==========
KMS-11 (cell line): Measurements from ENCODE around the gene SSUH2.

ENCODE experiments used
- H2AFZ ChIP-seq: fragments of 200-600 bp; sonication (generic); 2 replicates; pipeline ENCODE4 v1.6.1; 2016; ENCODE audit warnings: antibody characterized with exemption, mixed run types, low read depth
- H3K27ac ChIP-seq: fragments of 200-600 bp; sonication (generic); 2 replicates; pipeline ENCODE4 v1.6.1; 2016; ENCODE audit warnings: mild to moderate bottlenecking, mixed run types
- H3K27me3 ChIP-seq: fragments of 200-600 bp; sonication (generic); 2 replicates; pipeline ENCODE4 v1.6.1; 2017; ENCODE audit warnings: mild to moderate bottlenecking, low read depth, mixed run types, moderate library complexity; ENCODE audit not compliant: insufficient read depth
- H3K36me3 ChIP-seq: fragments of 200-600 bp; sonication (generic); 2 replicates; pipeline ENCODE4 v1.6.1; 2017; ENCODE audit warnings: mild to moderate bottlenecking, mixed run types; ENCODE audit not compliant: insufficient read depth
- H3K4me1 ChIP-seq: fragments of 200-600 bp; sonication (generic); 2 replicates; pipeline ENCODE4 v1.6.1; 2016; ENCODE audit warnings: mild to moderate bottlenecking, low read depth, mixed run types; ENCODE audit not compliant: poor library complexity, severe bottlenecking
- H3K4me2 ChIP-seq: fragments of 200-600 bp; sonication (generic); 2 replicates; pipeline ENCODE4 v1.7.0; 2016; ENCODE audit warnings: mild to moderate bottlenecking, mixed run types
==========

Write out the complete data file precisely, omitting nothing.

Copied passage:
KMS-11 (cell line): Measurements from ENCODE around the gene SSUH2.

ENCODE experiments used
- H2AFZ ChIP-seq: fragments of 200-600 bp; sonication (generic); 2 replicates; pipeline ENCODE4 v1.6.1; 2016; ENCODE audit warnings: antibody characterized with exemption, mixed run types, low read depth
- H3K27ac ChIP-seq: fragments of 200-600 bp; sonication (generic); 2 replicates; pipeline ENCODE4 v1.6.1; 2016; ENCODE audit warnings: mild to moderate bottlenecking, mixed run types
- H3K27me3 ChIP-seq: fragments of 200-600 bp; sonication (generic); 2 replicates; pipeline ENCODE4 v1.6.1; 2017; ENCODE audit warnings: mild to moderate bottlenecking, low read depth, mixed run types, moderate library complexity; ENCODE audit not compliant: insufficient read depth
- H3K36me3 ChIP-seq: fragments of 200-600 bp; sonication (generic); 2 replicates; pipeline ENCODE4 v1.6.1; 2017; ENCODE audit warnings: mild to moderate bottlenecking, mixed run types; ENCODE audit not compliant: insufficient read depth
- H3K4me1 ChIP-seq: fragments of 200-600 bp; sonication (generic); 2 replicates; pipeline ENCODE4 v1.6.1; 2016; ENCODE audit warnings: mild to moderate bottlenecking, low read depth, mixed run types; ENCODE audit not compliant: poor library complexity, severe bottlenecking
- H3K4me2 ChIP-seq: fragments of 200-600 bp; sonication (generic); 2 replicates; pipeline ENCODE4 v1.7.0; 2016; ENCODE audit warnings: mild to moderate bottlenecking, mixed run types